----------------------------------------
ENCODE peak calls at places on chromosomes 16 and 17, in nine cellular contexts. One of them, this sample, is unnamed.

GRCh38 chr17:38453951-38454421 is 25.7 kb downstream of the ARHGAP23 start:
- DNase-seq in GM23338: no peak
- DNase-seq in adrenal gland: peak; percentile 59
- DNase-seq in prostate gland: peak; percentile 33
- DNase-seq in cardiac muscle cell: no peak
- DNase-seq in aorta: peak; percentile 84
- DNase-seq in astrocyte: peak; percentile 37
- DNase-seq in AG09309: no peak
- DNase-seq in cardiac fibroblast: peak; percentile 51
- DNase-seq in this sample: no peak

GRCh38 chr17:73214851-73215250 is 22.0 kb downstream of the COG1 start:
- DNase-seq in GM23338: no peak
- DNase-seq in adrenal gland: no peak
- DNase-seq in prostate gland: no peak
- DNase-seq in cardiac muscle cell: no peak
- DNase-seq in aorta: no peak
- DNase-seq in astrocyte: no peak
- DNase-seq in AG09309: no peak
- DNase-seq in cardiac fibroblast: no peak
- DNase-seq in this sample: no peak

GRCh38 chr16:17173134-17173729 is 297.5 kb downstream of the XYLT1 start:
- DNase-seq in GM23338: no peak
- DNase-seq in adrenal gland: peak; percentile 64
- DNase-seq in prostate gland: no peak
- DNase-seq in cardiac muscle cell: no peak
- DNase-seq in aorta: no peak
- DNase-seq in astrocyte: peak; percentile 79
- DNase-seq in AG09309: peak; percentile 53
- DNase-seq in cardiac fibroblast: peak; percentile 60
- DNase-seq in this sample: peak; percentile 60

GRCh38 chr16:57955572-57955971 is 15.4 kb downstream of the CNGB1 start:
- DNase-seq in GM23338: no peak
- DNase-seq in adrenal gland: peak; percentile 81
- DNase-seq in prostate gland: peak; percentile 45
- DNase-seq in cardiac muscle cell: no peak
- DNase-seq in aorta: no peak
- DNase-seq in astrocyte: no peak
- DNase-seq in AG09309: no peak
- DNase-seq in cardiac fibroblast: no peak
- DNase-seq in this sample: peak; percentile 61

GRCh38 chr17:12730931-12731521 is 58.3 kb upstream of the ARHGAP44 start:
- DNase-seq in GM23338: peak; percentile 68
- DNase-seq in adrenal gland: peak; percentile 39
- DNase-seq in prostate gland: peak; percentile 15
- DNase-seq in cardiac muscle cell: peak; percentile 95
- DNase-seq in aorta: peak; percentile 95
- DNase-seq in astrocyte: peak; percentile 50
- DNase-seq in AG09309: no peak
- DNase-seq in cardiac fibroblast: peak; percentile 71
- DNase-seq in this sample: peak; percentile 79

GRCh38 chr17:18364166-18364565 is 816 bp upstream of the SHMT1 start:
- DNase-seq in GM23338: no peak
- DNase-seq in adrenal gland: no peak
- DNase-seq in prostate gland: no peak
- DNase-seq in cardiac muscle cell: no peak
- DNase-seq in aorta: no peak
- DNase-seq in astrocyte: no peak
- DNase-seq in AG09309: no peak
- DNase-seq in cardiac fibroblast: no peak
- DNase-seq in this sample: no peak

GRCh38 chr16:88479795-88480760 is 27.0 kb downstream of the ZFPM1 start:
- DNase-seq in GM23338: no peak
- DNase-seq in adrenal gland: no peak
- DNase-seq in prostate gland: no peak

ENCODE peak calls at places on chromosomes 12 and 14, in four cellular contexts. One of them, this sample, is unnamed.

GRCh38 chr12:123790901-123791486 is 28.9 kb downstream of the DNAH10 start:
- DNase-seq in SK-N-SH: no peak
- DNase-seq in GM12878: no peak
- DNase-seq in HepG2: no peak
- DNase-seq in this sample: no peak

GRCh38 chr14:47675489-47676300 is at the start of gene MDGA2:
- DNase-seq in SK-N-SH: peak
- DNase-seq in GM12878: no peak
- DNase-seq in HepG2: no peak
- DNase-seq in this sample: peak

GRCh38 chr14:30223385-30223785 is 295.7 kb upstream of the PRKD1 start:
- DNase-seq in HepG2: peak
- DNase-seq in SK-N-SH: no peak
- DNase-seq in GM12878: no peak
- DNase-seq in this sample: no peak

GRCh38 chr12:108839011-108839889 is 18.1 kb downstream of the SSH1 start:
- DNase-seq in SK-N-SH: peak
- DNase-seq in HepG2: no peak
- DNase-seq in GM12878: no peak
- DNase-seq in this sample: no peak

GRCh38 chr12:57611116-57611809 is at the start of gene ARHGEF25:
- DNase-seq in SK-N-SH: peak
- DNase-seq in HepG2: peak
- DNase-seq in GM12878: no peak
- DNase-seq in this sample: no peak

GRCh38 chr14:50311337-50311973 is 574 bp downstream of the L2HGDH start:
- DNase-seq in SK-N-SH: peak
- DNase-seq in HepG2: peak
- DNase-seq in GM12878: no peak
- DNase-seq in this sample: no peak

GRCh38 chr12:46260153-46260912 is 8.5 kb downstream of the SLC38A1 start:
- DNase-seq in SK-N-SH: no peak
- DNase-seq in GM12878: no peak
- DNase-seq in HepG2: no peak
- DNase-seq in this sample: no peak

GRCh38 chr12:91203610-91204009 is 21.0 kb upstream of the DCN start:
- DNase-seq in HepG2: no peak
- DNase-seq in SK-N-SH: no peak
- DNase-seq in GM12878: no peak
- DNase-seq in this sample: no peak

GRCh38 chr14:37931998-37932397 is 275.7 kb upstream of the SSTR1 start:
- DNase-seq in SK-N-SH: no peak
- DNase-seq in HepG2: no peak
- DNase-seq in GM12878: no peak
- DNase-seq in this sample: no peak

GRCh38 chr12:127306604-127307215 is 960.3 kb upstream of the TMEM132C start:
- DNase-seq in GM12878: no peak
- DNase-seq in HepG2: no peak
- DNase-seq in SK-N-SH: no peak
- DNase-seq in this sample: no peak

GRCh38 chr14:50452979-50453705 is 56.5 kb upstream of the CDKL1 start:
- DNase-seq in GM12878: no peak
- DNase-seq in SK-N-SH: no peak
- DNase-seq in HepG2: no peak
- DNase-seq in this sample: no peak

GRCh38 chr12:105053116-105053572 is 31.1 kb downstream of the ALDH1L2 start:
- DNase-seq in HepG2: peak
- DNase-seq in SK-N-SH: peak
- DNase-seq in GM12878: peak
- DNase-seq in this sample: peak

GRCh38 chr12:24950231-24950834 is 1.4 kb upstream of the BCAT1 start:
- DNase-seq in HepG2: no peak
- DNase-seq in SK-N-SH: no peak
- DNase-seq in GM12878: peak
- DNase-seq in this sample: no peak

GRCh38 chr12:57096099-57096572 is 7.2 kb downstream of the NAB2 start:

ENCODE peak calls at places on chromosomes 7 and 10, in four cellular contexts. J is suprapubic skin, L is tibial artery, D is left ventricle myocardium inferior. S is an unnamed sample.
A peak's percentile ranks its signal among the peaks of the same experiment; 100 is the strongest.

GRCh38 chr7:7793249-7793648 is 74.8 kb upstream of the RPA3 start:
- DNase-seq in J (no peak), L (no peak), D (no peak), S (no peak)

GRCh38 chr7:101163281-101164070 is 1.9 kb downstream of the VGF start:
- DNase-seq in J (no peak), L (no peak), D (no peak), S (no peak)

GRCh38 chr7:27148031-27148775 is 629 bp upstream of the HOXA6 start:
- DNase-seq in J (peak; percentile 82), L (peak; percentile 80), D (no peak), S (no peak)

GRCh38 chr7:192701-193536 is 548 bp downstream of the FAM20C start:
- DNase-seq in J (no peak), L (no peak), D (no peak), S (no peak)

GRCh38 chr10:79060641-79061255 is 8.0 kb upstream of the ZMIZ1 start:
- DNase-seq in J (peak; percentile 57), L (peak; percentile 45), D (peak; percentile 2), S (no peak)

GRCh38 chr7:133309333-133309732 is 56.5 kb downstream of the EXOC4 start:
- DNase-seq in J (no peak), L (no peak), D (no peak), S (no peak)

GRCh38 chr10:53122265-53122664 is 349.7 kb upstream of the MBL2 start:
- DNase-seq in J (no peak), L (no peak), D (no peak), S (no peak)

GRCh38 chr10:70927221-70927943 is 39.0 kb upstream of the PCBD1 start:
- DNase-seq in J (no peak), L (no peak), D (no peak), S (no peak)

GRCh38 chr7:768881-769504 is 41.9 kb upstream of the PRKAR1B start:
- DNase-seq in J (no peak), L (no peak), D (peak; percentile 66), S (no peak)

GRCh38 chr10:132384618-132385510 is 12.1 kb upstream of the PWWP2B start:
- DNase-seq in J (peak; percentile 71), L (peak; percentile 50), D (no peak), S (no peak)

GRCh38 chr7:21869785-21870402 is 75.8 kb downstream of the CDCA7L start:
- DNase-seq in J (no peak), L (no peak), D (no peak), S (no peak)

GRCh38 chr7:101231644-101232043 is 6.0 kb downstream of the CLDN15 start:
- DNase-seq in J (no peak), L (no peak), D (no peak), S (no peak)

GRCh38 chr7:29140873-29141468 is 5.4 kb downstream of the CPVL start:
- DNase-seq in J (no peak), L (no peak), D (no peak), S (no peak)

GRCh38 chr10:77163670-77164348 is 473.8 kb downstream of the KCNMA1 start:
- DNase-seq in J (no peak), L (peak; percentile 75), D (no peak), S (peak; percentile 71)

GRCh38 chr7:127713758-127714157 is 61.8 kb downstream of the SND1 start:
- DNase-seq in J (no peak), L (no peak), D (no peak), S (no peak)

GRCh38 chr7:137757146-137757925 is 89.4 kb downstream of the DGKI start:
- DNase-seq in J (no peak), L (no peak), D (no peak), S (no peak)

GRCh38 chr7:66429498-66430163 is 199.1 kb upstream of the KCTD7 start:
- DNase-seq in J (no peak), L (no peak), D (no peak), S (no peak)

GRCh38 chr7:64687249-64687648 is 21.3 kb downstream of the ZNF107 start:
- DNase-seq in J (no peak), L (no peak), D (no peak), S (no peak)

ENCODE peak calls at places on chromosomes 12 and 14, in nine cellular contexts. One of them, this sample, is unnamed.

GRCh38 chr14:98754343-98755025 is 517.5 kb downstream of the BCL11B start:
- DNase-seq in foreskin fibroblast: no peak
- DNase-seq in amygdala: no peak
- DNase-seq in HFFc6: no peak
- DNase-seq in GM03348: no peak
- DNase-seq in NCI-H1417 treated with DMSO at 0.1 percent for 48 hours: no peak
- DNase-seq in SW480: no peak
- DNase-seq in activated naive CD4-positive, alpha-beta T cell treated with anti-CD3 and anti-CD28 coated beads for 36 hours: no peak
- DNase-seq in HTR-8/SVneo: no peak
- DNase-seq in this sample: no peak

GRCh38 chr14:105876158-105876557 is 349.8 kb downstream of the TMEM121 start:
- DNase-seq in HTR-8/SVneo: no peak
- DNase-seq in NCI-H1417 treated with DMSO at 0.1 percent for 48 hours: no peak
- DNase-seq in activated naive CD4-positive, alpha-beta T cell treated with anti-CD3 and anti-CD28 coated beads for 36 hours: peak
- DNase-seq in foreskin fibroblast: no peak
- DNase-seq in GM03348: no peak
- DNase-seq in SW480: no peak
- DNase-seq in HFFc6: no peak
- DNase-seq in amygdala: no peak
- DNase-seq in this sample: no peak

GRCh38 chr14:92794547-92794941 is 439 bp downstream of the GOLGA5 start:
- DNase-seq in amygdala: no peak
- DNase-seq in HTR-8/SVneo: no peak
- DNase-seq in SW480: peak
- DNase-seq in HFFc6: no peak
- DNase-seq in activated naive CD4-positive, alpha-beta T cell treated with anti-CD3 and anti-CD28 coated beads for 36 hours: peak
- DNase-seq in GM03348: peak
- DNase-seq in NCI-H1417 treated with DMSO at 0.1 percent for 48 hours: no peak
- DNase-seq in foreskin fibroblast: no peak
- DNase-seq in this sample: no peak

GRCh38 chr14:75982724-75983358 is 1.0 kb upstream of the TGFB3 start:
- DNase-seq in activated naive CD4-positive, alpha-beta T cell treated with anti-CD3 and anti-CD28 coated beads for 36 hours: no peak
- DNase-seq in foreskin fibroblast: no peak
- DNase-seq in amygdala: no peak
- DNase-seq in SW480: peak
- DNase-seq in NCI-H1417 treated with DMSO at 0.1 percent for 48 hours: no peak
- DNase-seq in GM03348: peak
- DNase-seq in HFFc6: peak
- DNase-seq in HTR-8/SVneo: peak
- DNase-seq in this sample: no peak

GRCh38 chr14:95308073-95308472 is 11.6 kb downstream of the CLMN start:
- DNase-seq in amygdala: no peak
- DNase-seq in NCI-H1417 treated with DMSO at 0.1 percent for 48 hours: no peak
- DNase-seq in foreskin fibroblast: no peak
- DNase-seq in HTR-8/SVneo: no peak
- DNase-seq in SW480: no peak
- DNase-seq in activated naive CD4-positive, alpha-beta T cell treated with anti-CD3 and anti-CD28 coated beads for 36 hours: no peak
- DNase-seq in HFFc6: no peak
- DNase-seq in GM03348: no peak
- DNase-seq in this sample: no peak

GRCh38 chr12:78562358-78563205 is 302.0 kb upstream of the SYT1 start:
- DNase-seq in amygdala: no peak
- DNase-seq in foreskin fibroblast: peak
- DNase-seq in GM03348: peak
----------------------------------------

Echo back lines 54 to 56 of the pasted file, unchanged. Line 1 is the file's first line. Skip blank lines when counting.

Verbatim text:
- DNase-seq in adrenal gland: no peak
- DNase-seq in prostate gland: no peak
- DNase-seq in cardiac muscle cell: no peak